Once planted up, make sure your hanging baskets are kept moist – never bone dry and never sitting in puddles. We recommend a good soaking, before leaving them to drain until the soil is just moist. It’s best to water your baskets early in the morning or in the evening to reduce water loss to evaporation.
Shaping hanging basket plants
Once your plants start growing they’ll take on their own shape. If something starts to look a bit straggly, lightly prune to tidy the shape. Some people like wild baskets and some like neat; it’s entirely up to you. Just make sure that you don’t get carried away – too much pruning can also remove some of the flower buds!
To prune hanging basket plants, cut at the stem just above a leaf joint – the plant will heal over at that point. To stop your plants getting taller, nip out the growing tip at a leaf joint. Sometimes we can be a little fearful of cutting and trimming our plants in case we cause any damage, but there’s not much that can go wrong.
How to plant a hanging basket video guide
Take a look at this hanging basket video from Michael Perry, where he shows just how easy it is to start a wonderful display.
Want to plan something more adventurous? You’ll find plenty of planting inspiration along with a wealth of helpful hanging basket advice over at our dedicated hub page.
I have a problem with hanging baskets they don’t bloom long.
You can keep your plants blooming longer by regularly deadheading the fading blooms. This prevents the plant from setting seed and therefore forces it to produce more flowers. You should also feed your basket regularly to ensure that they are able to sustain continuous growth. Consistant watering is also important. Hanging Baskets do require some maintenenace if they are to look good and last the whole summer long.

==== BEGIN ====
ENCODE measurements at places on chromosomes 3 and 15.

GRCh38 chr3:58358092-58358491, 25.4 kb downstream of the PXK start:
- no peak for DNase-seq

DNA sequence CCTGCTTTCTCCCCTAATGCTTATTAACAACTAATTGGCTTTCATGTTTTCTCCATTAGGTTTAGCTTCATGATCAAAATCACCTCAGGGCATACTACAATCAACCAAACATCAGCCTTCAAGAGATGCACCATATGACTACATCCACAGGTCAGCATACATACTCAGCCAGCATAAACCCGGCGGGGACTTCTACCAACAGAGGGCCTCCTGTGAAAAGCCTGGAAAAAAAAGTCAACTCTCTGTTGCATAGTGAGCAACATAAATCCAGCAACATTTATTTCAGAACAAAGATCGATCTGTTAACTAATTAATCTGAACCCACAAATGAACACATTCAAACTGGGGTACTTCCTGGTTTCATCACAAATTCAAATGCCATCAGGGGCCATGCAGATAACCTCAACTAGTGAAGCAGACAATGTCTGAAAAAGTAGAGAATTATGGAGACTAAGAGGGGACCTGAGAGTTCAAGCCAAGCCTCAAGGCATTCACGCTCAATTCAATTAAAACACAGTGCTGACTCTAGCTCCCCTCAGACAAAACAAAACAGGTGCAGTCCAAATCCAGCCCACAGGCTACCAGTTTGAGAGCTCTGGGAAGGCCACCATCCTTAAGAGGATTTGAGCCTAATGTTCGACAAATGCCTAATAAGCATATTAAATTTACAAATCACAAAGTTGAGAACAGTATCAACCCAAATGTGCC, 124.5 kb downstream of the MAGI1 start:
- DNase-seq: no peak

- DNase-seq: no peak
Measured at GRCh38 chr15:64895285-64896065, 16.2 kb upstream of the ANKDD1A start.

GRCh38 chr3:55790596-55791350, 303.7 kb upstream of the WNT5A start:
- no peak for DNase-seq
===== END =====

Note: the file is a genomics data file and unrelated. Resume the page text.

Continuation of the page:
For two years now I have been having a fight with Thames water about ny exorbitant bill. They take £100,00 per month from my direct debit, yet I AMA single pensioner, no dog no car and can only have showers. I may fall in a bath.. so I have planted up my garden with mostly drought tolerant plants. Because I can no longe carry or lift watering cans I find geraniums best for pots. Can you please advise which plants would grow well in hanging baskets which are somewhat drought tolerant. There are still a lot of people, my age 83, who live independently and being able to grow our pots and baskets is still a joy. Lifting watering cans is something else.
Now before some else comes up with a SENIOR range why don’t you be the first..
Hanging baskets can be a real problem if your mobility is limited. You can opt for water efficient plants such as Osteospermum, Begonia and Pelargoniums, but even these will still need watering regularly when planted in a a hanging basket, as the relatively small volume of compost will dry out very quickly on hot or windy days, particularly when the plants are in full growth. For true drought resistant planting look to trailing Sedums, Sempervirens and Delosperma. With some creativity you can create some intruiging displays.
Hope this helps
I read your blog on Hanging Baskets.. Its very nice and pleased my mind